Some of these lies are innocuous. They aren’t going to do everlasting damage that will rear its deformed head at inopportune moments. But some of them go deeper. Some of them penetrate to the core of who we are, so much so that we allow ourselves to become the lies we tell. Again, these are the lies we tell ourselves, not the ones we tell other people.

These things we tell ourselves distort the truth of who we really are. We tell ourselves we aren’t smart enough, wealthy enough, attractive enough, talented enough. These contrivances become the truth because we allow ourselves to see nothing else. We are consumed with being enough. We start to focus on what we’re not, instead of what we are. Funny how the little lies grow.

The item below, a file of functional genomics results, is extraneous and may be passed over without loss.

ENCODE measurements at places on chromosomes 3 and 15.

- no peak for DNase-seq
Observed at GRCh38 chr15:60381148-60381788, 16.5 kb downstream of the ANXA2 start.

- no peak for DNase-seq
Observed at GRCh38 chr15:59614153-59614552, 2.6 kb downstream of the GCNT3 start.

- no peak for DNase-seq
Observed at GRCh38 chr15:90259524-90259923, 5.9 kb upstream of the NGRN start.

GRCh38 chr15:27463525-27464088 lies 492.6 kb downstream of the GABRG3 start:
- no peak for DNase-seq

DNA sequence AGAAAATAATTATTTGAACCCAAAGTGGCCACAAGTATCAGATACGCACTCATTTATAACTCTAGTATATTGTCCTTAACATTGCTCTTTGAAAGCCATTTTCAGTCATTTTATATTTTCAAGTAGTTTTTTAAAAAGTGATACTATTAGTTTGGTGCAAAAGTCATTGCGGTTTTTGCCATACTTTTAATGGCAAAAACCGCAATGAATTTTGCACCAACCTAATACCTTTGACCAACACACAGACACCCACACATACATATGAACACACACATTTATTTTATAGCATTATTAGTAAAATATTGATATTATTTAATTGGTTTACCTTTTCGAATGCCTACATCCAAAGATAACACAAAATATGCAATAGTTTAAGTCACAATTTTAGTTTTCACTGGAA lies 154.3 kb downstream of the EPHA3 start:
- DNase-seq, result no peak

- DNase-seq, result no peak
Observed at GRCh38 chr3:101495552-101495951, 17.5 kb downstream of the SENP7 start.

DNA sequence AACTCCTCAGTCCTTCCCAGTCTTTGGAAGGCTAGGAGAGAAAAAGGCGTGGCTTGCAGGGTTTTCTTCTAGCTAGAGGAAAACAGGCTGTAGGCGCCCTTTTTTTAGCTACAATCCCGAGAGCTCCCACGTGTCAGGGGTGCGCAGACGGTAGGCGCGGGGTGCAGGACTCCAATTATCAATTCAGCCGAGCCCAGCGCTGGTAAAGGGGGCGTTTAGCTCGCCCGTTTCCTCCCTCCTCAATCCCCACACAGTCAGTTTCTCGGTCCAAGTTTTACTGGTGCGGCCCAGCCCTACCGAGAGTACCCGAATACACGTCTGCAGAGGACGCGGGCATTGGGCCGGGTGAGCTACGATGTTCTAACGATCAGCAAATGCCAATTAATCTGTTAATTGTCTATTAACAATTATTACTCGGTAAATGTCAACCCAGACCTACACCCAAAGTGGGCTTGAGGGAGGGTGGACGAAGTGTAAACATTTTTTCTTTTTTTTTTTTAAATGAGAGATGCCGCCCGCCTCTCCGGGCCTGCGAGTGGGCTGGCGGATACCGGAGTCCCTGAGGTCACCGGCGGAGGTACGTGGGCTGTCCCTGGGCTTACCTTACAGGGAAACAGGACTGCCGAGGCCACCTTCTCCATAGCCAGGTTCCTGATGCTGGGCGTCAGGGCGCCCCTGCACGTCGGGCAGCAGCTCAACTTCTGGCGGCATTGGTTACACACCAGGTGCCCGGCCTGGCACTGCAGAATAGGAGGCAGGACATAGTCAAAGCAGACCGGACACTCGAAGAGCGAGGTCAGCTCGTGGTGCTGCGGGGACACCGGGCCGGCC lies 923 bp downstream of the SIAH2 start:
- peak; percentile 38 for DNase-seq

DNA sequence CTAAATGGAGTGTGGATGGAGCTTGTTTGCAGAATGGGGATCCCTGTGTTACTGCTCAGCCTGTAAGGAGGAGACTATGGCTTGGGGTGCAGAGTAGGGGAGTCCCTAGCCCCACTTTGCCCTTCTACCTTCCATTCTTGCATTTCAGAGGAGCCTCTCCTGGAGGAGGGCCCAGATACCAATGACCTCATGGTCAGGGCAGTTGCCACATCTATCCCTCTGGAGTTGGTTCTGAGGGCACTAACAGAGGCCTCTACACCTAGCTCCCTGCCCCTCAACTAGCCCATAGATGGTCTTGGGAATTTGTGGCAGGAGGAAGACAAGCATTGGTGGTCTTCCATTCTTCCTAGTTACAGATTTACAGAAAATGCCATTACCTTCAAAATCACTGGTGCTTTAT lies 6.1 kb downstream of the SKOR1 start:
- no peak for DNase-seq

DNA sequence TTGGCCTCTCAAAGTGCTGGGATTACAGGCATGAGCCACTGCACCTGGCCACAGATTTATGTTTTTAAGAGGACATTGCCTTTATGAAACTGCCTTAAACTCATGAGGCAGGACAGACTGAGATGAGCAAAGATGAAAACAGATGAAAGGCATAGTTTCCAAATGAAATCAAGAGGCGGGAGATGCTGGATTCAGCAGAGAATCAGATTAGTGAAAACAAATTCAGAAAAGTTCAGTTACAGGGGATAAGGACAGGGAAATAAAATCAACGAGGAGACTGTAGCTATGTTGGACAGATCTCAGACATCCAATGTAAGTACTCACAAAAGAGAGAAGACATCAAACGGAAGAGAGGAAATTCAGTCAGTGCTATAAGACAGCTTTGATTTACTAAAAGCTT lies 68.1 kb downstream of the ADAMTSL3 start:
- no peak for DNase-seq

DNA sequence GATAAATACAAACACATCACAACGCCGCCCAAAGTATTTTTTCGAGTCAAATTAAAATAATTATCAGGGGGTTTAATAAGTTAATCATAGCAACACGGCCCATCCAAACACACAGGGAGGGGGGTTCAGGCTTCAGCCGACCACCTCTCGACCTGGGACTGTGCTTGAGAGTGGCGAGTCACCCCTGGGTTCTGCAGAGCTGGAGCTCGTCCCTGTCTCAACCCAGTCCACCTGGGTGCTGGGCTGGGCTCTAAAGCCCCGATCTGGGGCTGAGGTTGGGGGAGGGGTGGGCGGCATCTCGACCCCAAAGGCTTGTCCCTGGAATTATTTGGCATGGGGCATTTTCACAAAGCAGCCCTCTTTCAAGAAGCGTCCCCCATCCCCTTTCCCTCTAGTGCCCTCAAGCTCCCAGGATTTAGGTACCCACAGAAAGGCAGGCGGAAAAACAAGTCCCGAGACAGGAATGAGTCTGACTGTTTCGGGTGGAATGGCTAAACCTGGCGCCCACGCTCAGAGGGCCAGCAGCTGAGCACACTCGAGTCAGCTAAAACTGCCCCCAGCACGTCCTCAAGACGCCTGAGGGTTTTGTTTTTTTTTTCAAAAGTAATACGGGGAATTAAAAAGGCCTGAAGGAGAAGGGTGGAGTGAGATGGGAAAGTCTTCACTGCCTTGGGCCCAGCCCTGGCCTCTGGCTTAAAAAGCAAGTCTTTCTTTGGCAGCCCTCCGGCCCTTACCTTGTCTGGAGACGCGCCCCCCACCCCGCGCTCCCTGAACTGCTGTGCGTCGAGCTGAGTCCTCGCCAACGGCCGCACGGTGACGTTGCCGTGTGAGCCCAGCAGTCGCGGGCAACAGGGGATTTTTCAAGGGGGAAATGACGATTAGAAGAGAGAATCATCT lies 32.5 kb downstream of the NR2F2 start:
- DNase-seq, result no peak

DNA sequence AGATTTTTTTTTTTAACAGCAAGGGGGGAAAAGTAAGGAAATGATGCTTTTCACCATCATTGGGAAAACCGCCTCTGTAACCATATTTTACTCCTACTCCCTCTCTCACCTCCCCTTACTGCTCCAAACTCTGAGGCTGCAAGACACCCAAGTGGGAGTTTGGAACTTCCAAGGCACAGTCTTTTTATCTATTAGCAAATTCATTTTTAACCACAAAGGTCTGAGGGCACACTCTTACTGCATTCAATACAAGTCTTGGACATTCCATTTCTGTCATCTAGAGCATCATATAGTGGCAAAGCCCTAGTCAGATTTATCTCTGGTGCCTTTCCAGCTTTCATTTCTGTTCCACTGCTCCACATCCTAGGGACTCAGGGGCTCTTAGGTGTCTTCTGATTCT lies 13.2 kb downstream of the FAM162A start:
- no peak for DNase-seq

What would happen if we allowed ourselves only to tell the stories and believe the stories in which we are the champions? In which we are the people we aspire to be? What would happen if the only truth we knew of ourselves, the only truth we ever told ourselves, is that we are always enough?

There’s More Than One Way to Peel a Banana

Necessity has always been the mother of invention (please pardon the cliche). And humans have always possessed the unique fortitude required to meet their current needs. Some of our solutions seem obvious today, practical even, the only way to remedy the problem at hand. It is indeed strange to think that there was once a time when no solution existed.

Then there are the solutions for which no problems are immediately apparent. Sure, we can assume that at some time far distant from us now a problem existed, a need crucial for survival. But we can only wonder what desperate circumstances would drive a person to this aforementioned solution.